Friday, 8 December 2017
A figure lying on a park bench, shrouded in a ragged blanket which covers the head and face, but with bare feet showing... It might seem an unusual subject for a sculpture. Look closely, though, and notice that the feet bear the marks of having been pierced by nails. This homeless man lying on a bench is Jesus.
The sculpture was created by the Canadian sculptor Timothy Schmalz who, since 2013, has been seeking locations around the world for castings of the "Homeless Jesus". Through his art he intentionally illustrates the words of Jesus in Matthew 25:40; "Just as you did it to one of the least of these who are my family, you did it to me". His work has been controversial, with the first church for which it was made not accepting the sculpture in the end, and, as we know, despite a prolonged and vigorous campaign by Methodist Central Hall, Westminster, the council there would not grant permission for a similar installation.
So I was very glad to attend the unveiling of the "Homeless Jesus" in Glasgow city centre on Thursday 7th December. After some introductions by Father Willy Slavin, who initiated the idea, Rev. Ian Galloway (Church of Scotland Glasgow Presbytery moderator) prayed, using the striking words; "Here you are, Lord but not lording it, once more awkwardly in a manger laid. Still there is no room at the inn, not for the likes of you". Matthew 25:31-46 was read by URC minister Rev. Mary Buchanan and the Roman Catholic Archbishop Philip Tartaglia blessed the sculpture.
Not unusually, for Glasgow, it was quite cold, and began to rain during the ceremony, but this only served to highlight the real conditions in which many have to sleep rough night after night. Grant Campbell, Chief Executive of Glasgow City Mission (far L in the photo above) told us that 50 people had spent the previous night in the shelter they provide in the city.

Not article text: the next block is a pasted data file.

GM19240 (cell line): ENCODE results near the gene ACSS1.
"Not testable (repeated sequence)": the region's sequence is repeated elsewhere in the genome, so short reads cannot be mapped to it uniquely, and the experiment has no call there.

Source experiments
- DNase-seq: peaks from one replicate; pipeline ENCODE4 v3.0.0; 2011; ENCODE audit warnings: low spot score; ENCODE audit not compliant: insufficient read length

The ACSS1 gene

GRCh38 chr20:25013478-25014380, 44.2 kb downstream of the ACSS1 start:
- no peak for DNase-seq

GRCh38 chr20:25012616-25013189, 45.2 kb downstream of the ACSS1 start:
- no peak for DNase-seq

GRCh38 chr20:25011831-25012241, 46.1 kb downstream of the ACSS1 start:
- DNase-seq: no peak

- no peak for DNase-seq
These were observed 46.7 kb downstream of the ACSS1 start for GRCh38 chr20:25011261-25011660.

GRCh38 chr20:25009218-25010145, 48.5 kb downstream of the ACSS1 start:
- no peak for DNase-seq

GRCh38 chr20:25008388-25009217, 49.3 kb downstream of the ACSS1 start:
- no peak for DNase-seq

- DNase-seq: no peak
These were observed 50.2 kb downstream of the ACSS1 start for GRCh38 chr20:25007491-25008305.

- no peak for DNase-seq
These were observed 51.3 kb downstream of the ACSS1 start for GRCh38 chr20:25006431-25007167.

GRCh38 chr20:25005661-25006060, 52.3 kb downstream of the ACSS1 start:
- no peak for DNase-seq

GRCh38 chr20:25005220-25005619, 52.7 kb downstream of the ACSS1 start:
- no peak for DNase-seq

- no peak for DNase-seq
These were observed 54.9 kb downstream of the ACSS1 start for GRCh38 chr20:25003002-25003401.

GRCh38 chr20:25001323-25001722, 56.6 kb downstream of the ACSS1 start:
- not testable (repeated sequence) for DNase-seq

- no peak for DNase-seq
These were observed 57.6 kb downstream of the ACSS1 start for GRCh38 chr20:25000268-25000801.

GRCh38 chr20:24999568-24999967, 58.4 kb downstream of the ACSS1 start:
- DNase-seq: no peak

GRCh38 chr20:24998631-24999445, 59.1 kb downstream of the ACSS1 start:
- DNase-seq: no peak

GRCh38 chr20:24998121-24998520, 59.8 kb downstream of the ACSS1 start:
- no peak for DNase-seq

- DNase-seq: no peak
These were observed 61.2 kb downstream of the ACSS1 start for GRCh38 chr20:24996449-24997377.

Other speakers highlighted the poignancy of installing this sculpture and drawing our attention to homelessness as Christmas approaches, when the streets are full of shoppers and when the stores are at their busiest, but also when we remember that even from birth Jesus had no secure home.
This is the first "Homeless Jesus" to be installed in the UK; there is one in Dublin and there are plans for one in Manchester. Internationally they can also be found in many locations including the Vatican, in Madrid, in India and in several locations across the USA. Here in Glasgow it is to be found in a much-frequented side road behind St. George's Tron Church, Buchanan Street. After the ceremony we went inside the "Tron" for another event; the unveiling of a painting by Scottish artist Peter Howson, to link with the sculpture, and also depicting a homeless Jesus.
There is space at the end of the bench to stop and sit for a while... to keep Jesus company perhaps, to pray, to express concern at the existence of such widespread homelessness in a "land of plenty" (as another prayer described us). Whether people do this or simply walk on by, I have no doubt that Glasgow's "Homeless Jesus" will convey its intended message with challenge and dignity. Jill
A short video and report on Glasgow Live tells you more.